Abuse of Prisoners with Mental Illness in the Federal Supermax Addressed by Settlement

The Administrative Maximum (ADX) Facility in Florence, Colorado is the highest security prison in the federal prison system. This supermax prison engages in extreme forms of isolation that are dangerous and harmful to the men held there. After more than four years of litigation, the Washington Lawyers’ Committee and Arnold & Porter Kaye Scholer LLP reached a settlement with the federal Bureau of Prisons (BOP). The settlement requires the BOP to, in all but a few special cases, ensure that men with serious mental illnesses are not confined to ADX and the men who remain, whether seriously mentally ill or not, will have access to expanded programming and monitoring of their condition and care.

adx5Prisoners in ADX are held for years, and in some cases decades, without any meaningful human contact in cells the size of a parking space. In the Control Unit, the most restrictive confinement in the facility, conditions for mentally ill prisoners are exacerbated by a rule forbidding the administration of psychotropic medications. The consequences of this inhumane treatment caused prisoners to engage in horrific self-harm. One man ate his finger while guards watched and laughed. Others cut their faces and put flies in the wounds, self-castrated, or pushed objects into their urethras. Some prisoners who entered the facility without mental illness went into crisis because of the conditions. After hearing the testimony of a dozen prisoners, the Court approved the settlement and described the conditions as ranging from “disturbing to disgusting.”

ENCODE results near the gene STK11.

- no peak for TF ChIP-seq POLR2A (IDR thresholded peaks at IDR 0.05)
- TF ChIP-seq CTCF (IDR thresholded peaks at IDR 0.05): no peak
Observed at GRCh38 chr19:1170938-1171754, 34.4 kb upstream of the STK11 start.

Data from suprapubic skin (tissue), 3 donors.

The settlement requires the BOP to create three special units in existing facilities for men with serious mental illness and high security needs to help avoid the placement of prisoners with mental illness in ADX. The Court has appointed monitors who will conduct independent investigations to ensure that the BOP is following its obligations under the settlement.

ADX will continue to be a harsh and forbidding place to be confined. But, as a result of these critical changes, prisoners will no longer be forced to face conditions, as prisoner Carlton Dunbar described them, where people are left “[b]anging, kicking, throwing feces, cutting themselves…people biting their fingers off. Every day…You would never expect it, being locked up anywhere in America.”

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